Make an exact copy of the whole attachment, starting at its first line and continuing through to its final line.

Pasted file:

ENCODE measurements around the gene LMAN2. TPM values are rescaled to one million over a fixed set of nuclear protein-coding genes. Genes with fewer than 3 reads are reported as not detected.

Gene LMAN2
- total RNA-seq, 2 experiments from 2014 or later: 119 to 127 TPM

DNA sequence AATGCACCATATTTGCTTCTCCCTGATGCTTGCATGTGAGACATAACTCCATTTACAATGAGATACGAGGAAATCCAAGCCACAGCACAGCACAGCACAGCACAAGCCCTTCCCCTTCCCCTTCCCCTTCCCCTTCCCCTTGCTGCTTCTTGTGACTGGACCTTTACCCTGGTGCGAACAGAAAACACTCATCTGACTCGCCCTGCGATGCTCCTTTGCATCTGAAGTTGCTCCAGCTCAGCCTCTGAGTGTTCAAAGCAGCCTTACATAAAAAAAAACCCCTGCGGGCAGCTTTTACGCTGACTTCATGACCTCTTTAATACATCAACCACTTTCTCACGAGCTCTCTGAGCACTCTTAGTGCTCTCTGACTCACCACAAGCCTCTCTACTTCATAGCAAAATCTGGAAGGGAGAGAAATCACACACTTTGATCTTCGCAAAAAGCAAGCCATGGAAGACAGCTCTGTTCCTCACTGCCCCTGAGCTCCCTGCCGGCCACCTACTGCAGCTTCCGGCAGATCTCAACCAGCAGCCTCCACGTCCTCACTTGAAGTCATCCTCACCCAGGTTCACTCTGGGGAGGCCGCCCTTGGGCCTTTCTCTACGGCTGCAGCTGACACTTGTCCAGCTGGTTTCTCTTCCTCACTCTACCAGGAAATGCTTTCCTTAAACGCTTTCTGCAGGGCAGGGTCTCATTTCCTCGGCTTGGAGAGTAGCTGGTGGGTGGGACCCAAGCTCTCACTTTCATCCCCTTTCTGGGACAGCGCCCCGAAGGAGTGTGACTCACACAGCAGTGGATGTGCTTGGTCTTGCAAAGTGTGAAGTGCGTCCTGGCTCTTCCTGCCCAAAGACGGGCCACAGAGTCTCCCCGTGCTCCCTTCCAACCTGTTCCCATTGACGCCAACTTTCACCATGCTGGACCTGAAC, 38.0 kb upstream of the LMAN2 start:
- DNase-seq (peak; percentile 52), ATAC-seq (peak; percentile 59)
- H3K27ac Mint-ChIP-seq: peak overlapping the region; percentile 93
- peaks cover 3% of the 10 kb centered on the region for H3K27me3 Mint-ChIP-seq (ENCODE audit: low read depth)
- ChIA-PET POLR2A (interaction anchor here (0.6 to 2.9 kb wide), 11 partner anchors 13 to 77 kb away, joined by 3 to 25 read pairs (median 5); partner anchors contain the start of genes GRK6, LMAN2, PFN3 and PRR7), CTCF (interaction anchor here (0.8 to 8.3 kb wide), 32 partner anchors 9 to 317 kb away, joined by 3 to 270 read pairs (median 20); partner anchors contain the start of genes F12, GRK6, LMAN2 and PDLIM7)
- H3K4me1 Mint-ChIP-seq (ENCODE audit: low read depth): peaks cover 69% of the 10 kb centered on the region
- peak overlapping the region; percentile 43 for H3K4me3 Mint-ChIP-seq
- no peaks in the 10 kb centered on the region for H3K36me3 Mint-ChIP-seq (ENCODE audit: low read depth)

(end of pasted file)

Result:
ENCODE measurements around the gene LMAN2. TPM values are rescaled to one million over a fixed set of nuclear protein-coding genes. Genes with fewer than 3 reads are reported as not detected.

Gene LMAN2
- total RNA-seq, 2 experiments from 2014 or later: 119 to 127 TPM

DNA sequence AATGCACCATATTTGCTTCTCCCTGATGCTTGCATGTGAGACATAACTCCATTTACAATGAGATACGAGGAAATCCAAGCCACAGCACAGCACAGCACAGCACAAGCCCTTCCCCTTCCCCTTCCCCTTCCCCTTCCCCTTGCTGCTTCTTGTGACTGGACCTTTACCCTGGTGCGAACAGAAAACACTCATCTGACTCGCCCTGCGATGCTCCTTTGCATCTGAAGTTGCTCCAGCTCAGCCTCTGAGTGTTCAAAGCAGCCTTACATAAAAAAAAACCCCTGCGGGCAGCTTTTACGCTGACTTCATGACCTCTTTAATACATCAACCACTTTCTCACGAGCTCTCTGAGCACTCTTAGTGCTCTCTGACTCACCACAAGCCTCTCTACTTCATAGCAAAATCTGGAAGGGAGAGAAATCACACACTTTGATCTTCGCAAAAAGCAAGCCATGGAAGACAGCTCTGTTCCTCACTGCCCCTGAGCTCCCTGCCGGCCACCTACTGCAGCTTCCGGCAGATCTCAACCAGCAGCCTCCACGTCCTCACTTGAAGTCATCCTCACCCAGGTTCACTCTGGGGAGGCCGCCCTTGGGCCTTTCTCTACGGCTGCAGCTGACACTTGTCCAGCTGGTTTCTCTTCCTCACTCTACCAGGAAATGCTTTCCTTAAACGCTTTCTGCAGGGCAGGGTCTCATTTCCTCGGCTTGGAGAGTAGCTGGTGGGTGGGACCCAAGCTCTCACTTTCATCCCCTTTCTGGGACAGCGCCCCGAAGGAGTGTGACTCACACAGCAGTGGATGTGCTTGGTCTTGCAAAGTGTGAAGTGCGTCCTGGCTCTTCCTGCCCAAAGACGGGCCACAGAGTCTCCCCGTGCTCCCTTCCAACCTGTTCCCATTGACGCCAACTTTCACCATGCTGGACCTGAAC, 38.0 kb upstream of the LMAN2 start:
- DNase-seq (peak; percentile 52), ATAC-seq (peak; percentile 59)
- H3K27ac Mint-ChIP-seq: peak overlapping the region; percentile 93
- peaks cover 3% of the 10 kb centered on the region for H3K27me3 Mint-ChIP-seq (ENCODE audit: low read depth)
- ChIA-PET POLR2A (interaction anchor here (0.6 to 2.9 kb wide), 11 partner anchors 13 to 77 kb away, joined by 3 to 25 read pairs (median 5); partner anchors contain the start of genes GRK6, LMAN2, PFN3 and PRR7), CTCF (interaction anchor here (0.8 to 8.3 kb wide), 32 partner anchors 9 to 317 kb away, joined by 3 to 270 read pairs (median 20); partner anchors contain the start of genes F12, GRK6, LMAN2 and PDLIM7)
- H3K4me1 Mint-ChIP-seq (ENCODE audit: low read depth): peaks cover 69% of the 10 kb centered on the region
- peak overlapping the region; percentile 43 for H3K4me3 Mint-ChIP-seq
- no peaks in the 10 kb centered on the region for H3K36me3 Mint-ChIP-seq (ENCODE audit: low read depth)